My summer kicked off in pretty awesome BSD-flavored form as I was invited by Netzkommune GmbH to work on the following FreeBSD-focused projects:
- Making FreeBSD suspend/resume work and test it on X240 (Haswell chip)
- Making VirtualBox-SharedFolder support work for FreeBSD guests
- Maintaining ports (like MySQL)
- Porting latest-stable of mod_pagespeed for FreeBSD
Naturally, my goal for attending EuroBSDCon was to connect with the right people to talk about things I’ve done and/or how to do (and finish it) in the best way.
For the MySQL and VirtualBox projects, I had been trying to reach out to Oracle for the upstreaming patches to find a way to make it less burdensome for everyone (i.e. me as the maintainer, and Oracle as main developer). I should note that it had been a long time since MySQL8.0 was upgraded. This is due to the fact that the source archive’s build system wasn’t correctly considered being built as a Position Independent Code (related to the kind of default is set and the number of ports it’s dependent on).
I met brnrd@ at Dev Summit so we could work together on MySQL8.0 (also based on a recommendation from a guy who works at Oracle that said brnrd@ has magical abilities 🙂 ). Together, we successfully updated our MySQL8.0 on FreeBSD to the latest upstream, which already had some patches included in the upstream.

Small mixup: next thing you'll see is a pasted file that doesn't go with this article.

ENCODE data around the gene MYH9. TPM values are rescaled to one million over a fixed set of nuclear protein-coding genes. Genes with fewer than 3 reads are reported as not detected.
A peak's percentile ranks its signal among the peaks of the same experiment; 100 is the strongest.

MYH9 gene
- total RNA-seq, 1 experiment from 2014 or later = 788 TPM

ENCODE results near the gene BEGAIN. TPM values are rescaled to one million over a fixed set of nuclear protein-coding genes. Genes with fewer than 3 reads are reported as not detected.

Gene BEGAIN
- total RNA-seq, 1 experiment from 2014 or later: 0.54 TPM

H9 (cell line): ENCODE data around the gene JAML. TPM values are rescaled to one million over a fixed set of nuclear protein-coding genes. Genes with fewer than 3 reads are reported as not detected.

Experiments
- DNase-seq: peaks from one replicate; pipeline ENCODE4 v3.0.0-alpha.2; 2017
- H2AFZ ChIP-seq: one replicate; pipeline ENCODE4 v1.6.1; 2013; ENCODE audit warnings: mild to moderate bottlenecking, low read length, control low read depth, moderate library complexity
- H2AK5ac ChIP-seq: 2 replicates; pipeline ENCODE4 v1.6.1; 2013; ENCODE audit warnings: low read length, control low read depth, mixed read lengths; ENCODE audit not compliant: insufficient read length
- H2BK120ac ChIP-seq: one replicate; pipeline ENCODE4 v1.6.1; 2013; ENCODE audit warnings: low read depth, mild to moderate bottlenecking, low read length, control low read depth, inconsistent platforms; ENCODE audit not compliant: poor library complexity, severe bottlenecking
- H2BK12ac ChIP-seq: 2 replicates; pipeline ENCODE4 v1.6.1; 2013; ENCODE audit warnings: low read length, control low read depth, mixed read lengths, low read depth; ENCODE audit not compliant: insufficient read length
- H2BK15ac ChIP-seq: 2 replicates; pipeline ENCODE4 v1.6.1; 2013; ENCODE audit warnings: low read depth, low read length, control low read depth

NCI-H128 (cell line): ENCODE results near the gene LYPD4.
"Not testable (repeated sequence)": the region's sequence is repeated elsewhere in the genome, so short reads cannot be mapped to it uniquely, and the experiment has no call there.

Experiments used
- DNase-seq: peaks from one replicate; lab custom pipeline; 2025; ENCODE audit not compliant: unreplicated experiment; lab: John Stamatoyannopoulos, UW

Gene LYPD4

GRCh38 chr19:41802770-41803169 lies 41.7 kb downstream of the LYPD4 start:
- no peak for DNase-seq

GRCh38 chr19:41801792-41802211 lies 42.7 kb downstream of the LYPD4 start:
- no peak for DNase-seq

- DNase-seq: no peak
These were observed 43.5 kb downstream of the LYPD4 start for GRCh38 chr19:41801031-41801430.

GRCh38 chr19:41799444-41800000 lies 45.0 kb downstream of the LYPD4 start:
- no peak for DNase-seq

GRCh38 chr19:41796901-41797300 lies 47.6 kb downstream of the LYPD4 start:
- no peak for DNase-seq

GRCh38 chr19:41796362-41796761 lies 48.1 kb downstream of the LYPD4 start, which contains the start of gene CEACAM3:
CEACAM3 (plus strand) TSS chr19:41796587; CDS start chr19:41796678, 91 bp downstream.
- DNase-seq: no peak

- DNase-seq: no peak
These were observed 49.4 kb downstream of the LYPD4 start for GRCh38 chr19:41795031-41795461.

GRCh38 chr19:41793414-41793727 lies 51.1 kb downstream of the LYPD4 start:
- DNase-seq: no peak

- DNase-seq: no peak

I met other people like Li-Wen Hsu, whom I collaborated with on the the VirtualBox-Sharefolder. He shared some good information with me and provided me with the right connections that helped me to reach a conclusion and potential solution for the project.
I met Ed Maste, who helped me to resolve the licensing issues I was having with Oracle – since they didn’t seem to want to accept a patch unless it’s licensed under MIT or developer signs a contribution agreement.
During my meeting with bapt@, I asked him to check out my ideas about redesigning MySQL ports to:
- have separate libmysqlclient port
- being able to install different version of MySQLs installed at same time on a system
In addition to meeting all these folks at the conference, I also did a talk after lunch on the first day. I shared the details of the Netzkommune project related to FreeBSD and answered people’s questions related to the work. There also was a Linuxulator-related review (about adding execveat syscall) that I talked about, which people also shared their opinion on it with me.
To sum it up, I enjoyed the conference because I got a chance to meet a lot of people. The culture exchange was also a nice aspect of the conference. I met a lot of people from different places and different age groups. EuroBSDCon 2017 provided me a unique opportunity to meet and discover new things from every culture.